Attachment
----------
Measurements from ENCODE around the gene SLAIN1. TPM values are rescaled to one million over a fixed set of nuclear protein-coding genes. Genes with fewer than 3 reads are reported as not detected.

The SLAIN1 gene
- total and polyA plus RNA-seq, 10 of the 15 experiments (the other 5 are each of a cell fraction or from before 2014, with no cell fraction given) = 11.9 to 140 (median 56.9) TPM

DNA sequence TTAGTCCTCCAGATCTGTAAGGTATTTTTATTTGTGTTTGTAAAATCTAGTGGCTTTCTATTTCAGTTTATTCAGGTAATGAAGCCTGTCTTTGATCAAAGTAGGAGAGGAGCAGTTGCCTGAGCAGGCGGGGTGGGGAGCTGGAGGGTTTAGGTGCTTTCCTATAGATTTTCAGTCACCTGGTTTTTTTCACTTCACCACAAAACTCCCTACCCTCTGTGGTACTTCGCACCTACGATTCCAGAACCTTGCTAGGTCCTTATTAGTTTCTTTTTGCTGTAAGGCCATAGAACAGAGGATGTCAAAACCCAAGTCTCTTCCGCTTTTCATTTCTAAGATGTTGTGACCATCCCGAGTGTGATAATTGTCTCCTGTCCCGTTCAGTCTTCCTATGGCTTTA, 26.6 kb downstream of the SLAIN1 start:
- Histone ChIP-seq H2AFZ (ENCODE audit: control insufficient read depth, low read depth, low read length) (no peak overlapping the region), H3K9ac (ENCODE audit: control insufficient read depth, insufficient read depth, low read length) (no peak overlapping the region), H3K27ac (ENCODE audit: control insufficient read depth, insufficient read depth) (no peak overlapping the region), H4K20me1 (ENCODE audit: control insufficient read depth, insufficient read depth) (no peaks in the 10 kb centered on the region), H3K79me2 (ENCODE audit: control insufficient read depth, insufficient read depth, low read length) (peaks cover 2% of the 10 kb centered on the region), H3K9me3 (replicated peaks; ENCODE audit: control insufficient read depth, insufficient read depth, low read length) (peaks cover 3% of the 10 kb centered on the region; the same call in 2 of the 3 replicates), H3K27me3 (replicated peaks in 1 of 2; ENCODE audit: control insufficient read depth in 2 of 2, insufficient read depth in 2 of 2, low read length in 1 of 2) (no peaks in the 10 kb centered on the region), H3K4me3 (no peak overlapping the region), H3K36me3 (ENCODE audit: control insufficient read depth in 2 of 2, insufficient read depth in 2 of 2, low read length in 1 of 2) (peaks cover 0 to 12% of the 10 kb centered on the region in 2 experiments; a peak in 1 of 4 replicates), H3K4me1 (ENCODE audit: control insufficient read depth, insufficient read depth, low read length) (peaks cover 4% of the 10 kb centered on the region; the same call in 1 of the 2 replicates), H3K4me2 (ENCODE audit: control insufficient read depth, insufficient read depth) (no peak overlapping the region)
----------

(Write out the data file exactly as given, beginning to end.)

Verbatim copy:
Measurements from ENCODE around the gene SLAIN1. TPM values are rescaled to one million over a fixed set of nuclear protein-coding genes. Genes with fewer than 3 reads are reported as not detected.

The SLAIN1 gene
- total and polyA plus RNA-seq, 10 of the 15 experiments (the other 5 are each of a cell fraction or from before 2014, with no cell fraction given) = 11.9 to 140 (median 56.9) TPM

DNA sequence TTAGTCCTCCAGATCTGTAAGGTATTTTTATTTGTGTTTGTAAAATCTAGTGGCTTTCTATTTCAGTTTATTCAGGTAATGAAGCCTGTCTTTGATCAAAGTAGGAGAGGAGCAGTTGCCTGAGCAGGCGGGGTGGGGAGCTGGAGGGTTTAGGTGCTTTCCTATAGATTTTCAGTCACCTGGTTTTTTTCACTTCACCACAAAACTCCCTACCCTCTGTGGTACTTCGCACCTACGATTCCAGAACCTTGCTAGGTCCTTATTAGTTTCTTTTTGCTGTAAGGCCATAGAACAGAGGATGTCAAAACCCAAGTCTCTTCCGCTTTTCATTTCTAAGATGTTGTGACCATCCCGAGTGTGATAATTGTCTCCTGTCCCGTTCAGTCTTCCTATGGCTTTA, 26.6 kb downstream of the SLAIN1 start:
- Histone ChIP-seq H2AFZ (ENCODE audit: control insufficient read depth, low read depth, low read length) (no peak overlapping the region), H3K9ac (ENCODE audit: control insufficient read depth, insufficient read depth, low read length) (no peak overlapping the region), H3K27ac (ENCODE audit: control insufficient read depth, insufficient read depth) (no peak overlapping the region), H4K20me1 (ENCODE audit: control insufficient read depth, insufficient read depth) (no peaks in the 10 kb centered on the region), H3K79me2 (ENCODE audit: control insufficient read depth, insufficient read depth, low read length) (peaks cover 2% of the 10 kb centered on the region), H3K9me3 (replicated peaks; ENCODE audit: control insufficient read depth, insufficient read depth, low read length) (peaks cover 3% of the 10 kb centered on the region; the same call in 2 of the 3 replicates), H3K27me3 (replicated peaks in 1 of 2; ENCODE audit: control insufficient read depth in 2 of 2, insufficient read depth in 2 of 2, low read length in 1 of 2) (no peaks in the 10 kb centered on the region), H3K4me3 (no peak overlapping the region), H3K36me3 (ENCODE audit: control insufficient read depth in 2 of 2, insufficient read depth in 2 of 2, low read length in 1 of 2) (peaks cover 0 to 12% of the 10 kb centered on the region in 2 experiments; a peak in 1 of 4 replicates), H3K4me1 (ENCODE audit: control insufficient read depth, insufficient read depth, low read length) (peaks cover 4% of the 10 kb centered on the region; the same call in 1 of the 2 replicates), H3K4me2 (ENCODE audit: control insufficient read depth, insufficient read depth) (no peak overlapping the region)